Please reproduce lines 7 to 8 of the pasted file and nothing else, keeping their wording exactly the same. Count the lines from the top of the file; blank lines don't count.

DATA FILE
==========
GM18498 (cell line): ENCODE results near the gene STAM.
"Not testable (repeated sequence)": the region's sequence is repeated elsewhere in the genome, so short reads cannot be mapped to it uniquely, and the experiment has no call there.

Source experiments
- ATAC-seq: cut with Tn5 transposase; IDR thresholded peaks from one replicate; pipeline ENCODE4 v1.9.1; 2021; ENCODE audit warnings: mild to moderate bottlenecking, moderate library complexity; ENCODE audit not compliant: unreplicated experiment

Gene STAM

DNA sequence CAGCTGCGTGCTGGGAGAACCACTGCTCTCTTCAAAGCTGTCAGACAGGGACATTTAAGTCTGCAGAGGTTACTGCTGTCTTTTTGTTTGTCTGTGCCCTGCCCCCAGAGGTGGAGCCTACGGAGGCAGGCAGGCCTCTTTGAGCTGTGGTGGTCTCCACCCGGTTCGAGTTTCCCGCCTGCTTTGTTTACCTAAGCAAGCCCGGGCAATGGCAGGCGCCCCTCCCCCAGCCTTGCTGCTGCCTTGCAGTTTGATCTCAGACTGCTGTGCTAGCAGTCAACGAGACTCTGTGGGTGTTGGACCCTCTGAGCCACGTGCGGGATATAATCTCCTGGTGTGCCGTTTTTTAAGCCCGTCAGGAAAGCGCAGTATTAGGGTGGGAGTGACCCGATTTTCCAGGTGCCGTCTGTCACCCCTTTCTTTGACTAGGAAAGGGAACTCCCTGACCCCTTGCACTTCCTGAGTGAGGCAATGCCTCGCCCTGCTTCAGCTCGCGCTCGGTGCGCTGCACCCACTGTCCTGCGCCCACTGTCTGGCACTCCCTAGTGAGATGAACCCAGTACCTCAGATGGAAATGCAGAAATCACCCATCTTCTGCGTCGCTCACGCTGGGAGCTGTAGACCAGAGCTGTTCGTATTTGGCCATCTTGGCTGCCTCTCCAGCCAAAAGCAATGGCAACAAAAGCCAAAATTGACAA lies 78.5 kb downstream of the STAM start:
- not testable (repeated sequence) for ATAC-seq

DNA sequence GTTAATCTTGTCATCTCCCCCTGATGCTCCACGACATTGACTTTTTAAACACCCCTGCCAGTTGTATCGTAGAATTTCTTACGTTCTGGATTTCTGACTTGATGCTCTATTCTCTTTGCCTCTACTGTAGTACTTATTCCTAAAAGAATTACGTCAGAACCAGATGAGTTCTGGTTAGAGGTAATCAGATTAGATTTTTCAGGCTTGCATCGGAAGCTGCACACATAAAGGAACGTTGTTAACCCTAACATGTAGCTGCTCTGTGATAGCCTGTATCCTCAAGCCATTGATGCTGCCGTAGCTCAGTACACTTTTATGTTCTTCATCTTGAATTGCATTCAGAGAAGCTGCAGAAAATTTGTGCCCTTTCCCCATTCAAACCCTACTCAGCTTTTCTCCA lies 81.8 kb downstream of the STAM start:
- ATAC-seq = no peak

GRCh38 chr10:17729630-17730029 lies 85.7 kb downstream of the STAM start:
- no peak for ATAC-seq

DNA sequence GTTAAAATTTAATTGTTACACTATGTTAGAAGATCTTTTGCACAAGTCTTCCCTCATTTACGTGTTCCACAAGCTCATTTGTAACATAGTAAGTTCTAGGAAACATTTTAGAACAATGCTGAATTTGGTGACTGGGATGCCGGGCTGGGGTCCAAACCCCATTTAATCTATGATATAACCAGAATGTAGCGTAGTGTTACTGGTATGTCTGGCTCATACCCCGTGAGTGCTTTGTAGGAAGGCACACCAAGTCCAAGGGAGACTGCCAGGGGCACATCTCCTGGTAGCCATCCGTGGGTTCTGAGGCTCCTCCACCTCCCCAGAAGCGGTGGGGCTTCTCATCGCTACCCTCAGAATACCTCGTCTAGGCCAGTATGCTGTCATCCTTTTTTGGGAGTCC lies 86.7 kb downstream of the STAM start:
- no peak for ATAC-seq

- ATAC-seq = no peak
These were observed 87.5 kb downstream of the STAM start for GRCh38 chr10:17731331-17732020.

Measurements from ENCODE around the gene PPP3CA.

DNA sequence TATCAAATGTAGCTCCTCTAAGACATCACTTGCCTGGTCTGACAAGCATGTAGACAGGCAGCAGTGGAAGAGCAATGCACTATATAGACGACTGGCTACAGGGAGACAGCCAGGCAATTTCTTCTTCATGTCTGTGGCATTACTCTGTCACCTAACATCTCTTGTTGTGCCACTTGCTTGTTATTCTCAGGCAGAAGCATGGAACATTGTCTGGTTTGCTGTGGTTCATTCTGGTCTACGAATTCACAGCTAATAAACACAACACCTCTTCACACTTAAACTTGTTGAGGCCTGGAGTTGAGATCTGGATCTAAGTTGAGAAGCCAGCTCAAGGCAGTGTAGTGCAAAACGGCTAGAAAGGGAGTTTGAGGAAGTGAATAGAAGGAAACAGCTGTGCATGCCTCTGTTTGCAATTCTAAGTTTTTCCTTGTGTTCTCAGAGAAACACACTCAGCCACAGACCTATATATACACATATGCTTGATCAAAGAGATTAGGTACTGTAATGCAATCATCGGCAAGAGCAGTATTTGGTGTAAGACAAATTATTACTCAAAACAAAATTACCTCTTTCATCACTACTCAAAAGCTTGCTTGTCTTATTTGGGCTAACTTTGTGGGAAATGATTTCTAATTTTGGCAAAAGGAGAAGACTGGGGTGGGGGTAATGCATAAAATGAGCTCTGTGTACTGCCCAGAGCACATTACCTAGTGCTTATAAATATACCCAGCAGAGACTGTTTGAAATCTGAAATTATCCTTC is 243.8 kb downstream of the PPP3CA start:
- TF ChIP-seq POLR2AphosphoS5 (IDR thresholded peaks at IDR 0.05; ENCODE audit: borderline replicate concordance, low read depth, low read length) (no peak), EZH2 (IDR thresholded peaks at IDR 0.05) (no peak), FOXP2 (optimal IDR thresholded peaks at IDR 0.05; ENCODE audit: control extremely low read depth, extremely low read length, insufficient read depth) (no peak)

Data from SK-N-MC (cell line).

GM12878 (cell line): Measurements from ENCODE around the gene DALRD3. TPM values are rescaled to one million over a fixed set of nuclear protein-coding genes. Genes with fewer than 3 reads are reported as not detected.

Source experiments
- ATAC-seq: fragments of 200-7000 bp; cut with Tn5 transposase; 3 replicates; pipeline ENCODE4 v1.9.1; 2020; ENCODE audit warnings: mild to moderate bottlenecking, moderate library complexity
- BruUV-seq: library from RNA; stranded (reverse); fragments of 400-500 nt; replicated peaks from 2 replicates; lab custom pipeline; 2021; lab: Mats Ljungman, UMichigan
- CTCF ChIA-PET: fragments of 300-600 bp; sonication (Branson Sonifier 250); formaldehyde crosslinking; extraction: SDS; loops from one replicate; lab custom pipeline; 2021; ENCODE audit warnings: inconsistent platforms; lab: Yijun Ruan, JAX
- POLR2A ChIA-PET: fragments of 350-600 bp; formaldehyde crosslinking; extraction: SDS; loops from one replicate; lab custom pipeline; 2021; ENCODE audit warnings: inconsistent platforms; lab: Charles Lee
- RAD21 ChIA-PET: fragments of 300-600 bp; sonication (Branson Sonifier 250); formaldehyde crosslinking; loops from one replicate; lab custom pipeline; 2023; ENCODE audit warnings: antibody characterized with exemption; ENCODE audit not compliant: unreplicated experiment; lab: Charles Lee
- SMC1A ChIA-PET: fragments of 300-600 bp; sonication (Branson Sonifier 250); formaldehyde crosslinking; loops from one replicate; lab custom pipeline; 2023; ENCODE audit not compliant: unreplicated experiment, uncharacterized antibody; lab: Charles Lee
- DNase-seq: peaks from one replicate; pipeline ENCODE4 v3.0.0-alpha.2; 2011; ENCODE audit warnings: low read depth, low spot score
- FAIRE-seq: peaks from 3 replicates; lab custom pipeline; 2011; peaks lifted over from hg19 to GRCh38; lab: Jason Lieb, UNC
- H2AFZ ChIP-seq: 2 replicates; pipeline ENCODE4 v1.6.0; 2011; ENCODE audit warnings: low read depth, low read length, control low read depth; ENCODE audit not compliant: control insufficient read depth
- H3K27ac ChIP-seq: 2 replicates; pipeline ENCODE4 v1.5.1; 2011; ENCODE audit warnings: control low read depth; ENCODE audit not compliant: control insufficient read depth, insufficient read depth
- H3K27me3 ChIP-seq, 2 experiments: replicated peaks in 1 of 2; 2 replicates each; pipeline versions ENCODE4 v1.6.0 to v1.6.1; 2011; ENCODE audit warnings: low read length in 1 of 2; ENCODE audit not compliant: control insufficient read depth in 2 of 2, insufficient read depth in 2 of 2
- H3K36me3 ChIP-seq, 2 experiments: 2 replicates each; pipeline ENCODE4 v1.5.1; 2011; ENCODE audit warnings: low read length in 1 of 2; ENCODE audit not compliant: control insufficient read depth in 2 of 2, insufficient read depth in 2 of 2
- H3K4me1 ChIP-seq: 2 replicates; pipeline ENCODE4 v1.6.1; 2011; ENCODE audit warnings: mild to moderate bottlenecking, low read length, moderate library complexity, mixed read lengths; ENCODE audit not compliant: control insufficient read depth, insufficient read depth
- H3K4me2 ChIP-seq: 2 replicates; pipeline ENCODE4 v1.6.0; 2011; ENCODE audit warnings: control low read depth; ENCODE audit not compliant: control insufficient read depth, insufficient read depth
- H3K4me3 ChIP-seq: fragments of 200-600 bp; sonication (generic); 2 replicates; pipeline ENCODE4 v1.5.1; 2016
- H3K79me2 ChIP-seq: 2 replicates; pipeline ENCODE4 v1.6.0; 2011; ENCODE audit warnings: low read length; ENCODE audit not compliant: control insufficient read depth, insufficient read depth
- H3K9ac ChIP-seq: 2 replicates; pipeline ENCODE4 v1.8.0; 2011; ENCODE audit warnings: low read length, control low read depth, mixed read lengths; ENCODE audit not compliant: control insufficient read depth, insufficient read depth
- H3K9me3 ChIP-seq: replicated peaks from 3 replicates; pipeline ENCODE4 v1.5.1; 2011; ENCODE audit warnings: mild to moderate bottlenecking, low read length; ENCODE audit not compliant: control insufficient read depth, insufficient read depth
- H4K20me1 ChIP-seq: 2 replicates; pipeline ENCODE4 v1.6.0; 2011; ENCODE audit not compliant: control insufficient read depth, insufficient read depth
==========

- not testable (repeated sequence) for ATAC-seq

DNA sequence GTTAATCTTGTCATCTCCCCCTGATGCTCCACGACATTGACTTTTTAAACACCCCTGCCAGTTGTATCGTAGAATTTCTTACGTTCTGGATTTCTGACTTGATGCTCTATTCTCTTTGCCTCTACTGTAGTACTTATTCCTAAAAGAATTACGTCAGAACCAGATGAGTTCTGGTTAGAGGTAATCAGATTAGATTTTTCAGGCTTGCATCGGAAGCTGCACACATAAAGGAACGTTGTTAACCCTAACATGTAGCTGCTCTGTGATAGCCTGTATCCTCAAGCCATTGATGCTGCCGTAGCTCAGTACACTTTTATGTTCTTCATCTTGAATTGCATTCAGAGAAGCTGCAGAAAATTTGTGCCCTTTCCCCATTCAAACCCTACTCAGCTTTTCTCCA lies 81.8 kb downstream of the STAM start: